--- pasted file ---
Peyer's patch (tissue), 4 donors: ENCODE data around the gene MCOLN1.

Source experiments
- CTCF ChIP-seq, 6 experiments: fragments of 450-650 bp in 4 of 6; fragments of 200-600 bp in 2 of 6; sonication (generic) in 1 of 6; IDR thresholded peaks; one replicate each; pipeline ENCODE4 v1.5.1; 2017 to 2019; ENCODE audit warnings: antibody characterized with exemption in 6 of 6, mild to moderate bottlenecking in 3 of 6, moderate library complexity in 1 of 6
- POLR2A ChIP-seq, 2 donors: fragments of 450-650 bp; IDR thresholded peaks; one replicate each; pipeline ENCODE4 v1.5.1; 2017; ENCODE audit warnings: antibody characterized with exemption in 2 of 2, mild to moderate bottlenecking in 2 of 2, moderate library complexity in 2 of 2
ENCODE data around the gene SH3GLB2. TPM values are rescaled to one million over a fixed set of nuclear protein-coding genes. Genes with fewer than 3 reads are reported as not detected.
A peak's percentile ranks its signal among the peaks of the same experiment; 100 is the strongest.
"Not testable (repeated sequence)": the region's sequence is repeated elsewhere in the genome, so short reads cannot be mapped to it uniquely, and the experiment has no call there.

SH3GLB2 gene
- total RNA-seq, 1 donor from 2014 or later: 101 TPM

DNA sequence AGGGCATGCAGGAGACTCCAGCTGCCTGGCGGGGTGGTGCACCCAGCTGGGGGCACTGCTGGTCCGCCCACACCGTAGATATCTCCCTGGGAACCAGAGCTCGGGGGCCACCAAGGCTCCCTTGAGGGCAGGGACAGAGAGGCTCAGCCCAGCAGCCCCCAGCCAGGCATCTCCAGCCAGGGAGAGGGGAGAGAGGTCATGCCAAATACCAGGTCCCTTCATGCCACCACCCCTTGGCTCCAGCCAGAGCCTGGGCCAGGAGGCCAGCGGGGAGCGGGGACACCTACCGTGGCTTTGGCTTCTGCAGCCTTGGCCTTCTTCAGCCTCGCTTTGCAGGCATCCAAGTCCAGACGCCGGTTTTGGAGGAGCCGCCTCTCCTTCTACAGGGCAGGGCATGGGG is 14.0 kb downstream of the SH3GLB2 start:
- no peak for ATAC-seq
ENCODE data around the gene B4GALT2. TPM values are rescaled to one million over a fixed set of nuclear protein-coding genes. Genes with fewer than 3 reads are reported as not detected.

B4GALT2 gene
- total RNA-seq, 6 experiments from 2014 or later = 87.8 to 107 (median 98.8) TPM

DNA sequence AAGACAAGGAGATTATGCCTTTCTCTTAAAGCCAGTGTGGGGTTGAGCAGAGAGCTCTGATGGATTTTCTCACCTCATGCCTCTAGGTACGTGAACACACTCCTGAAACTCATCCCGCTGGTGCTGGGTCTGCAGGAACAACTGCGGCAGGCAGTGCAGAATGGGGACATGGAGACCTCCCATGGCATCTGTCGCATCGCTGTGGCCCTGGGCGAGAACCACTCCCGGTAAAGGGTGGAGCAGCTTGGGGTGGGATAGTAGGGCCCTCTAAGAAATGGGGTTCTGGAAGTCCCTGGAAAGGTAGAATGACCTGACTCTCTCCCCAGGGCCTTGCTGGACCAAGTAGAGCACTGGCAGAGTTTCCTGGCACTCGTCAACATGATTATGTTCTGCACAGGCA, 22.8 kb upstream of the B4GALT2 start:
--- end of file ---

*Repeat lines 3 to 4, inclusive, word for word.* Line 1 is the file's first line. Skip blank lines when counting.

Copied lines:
- CTCF ChIP-seq, 6 experiments: fragments of 450-650 bp in 4 of 6; fragments of 200-600 bp in 2 of 6; sonication (generic) in 1 of 6; IDR thresholded peaks; one replicate each; pipeline ENCODE4 v1.5.1; 2017 to 2019; ENCODE audit warnings: antibody characterized with exemption in 6 of 6, mild to moderate bottlenecking in 3 of 6, moderate library complexity in 1 of 6
- POLR2A ChIP-seq, 2 donors: fragments of 450-650 bp; IDR thresholded peaks; one replicate each; pipeline ENCODE4 v1.5.1; 2017; ENCODE audit warnings: antibody characterized with exemption in 2 of 2, mild to moderate bottlenecking in 2 of 2, moderate library complexity in 2 of 2